Microsoft FrontPage

Introduction to Creating Web Sites
with Microsoft FrontPage 2000

E. Stephen Mack (

This page can be found at

Designed for nonprogrammers, yet robust enough even for experienced Web site developers, Microsoft FrontPage is a fast and easy way to create and manage professional-quality Web sites. With easy-to-use functionality such as WYSIWYG editing, wizards to step you through the creation of your Web site, and integration with Microsoft Office, it's never been easier to publish on the Web.

Introduction to FrontPage 2000

Agenda of Topics

  • Introduction
    • Who you are (filling out the questionnaire)
    • Who I am
    • Quick Background: Servers, Clients and Browsers
    • Discussion: Network assumptions/ISP relationships/Serving from your computer (see the chart)
    • Exercise: Using the Wizards to create a sample Web site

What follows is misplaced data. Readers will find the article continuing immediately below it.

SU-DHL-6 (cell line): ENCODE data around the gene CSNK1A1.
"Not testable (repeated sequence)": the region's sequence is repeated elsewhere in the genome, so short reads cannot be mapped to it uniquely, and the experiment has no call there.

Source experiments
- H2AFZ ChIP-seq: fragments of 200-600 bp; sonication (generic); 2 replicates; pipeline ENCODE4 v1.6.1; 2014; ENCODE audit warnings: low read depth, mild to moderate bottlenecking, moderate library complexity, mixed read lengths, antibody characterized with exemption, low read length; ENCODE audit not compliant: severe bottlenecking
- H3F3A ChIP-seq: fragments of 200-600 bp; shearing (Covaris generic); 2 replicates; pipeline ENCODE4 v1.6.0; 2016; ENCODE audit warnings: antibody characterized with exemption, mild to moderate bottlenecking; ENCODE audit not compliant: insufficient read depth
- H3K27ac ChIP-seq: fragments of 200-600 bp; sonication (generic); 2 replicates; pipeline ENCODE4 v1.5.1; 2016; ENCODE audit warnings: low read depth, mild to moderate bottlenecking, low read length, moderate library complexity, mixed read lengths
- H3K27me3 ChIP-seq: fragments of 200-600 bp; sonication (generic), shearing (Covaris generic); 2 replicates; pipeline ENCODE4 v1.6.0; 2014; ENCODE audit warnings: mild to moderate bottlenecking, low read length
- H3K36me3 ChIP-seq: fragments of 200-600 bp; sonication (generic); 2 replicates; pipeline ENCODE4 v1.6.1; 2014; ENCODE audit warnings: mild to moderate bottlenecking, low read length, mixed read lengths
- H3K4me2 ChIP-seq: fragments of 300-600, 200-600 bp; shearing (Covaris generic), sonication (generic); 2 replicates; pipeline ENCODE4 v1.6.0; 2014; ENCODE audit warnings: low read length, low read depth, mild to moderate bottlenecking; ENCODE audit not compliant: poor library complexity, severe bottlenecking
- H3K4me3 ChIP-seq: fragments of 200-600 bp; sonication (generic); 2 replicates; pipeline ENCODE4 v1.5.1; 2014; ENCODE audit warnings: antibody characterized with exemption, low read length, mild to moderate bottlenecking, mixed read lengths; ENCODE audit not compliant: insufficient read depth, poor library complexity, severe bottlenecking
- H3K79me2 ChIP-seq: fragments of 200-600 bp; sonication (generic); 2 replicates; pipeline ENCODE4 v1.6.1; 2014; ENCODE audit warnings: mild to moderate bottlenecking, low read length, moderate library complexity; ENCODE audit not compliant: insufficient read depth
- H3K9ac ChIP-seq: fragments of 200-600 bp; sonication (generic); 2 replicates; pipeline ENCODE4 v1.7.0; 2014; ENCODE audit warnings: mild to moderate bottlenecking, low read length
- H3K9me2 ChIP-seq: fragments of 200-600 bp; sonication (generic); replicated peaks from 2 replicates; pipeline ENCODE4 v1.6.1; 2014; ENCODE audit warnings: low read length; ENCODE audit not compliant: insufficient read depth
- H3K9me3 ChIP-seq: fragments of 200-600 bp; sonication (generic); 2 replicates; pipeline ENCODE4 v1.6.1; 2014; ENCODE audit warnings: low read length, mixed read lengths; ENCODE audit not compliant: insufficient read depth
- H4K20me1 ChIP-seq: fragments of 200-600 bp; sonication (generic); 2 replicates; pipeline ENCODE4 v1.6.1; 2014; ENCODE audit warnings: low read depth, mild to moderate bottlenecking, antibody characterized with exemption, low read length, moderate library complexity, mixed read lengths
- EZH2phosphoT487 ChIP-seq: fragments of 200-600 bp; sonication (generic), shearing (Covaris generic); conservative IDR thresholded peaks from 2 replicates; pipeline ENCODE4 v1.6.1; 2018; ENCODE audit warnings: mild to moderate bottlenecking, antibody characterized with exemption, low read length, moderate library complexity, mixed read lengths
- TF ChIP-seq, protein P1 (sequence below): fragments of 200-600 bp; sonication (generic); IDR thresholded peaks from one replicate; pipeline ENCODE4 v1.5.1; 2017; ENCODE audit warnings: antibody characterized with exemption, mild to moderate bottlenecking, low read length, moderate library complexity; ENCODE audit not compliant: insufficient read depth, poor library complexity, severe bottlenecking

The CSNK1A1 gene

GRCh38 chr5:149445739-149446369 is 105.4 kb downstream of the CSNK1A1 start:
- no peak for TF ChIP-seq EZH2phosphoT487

• Overview of FrontPage features and programs
    • Background: FrontPage history (Vermeer before Microsoft)
    • Exercise: Creating a one-page Web
    • Background: HTML: The HyperText Markup Language
    • Discussion: Compromises and Advantages with FrontPage
      • Advantages to using FrontPage
        • Automation and convenience
        • Simplicity
        • Integration with Microsoft Office
      • Compromises
        • Microsoft specific and biased (e.g. marquees)--some of its features work only with IE.
        • Somewhat limited: not everything is possible, not fully up-to-date
        • Restricted: You become dependent on FrontPage software to edit your pages
        • Somewhat quirky!
    • Discussion: Design Considerations
      • HTML is not a page description language!
      • Consider Resolution
      • Consider Bandwidth
      • Consider Differences between Browsers
    • Background: Graphics Formats
      • GIF: 256 colors, compressed, can be animated, transparent and interlaced; good for computer artwork, logos and graphical text, okay for photos
      • JPEG: hi-color, very compressed, lossy, non-animated, non-transparent, non-interlaced, excellent for photos and scanned artwork
      • Other formats, including Multimedia
  • Overview of Web management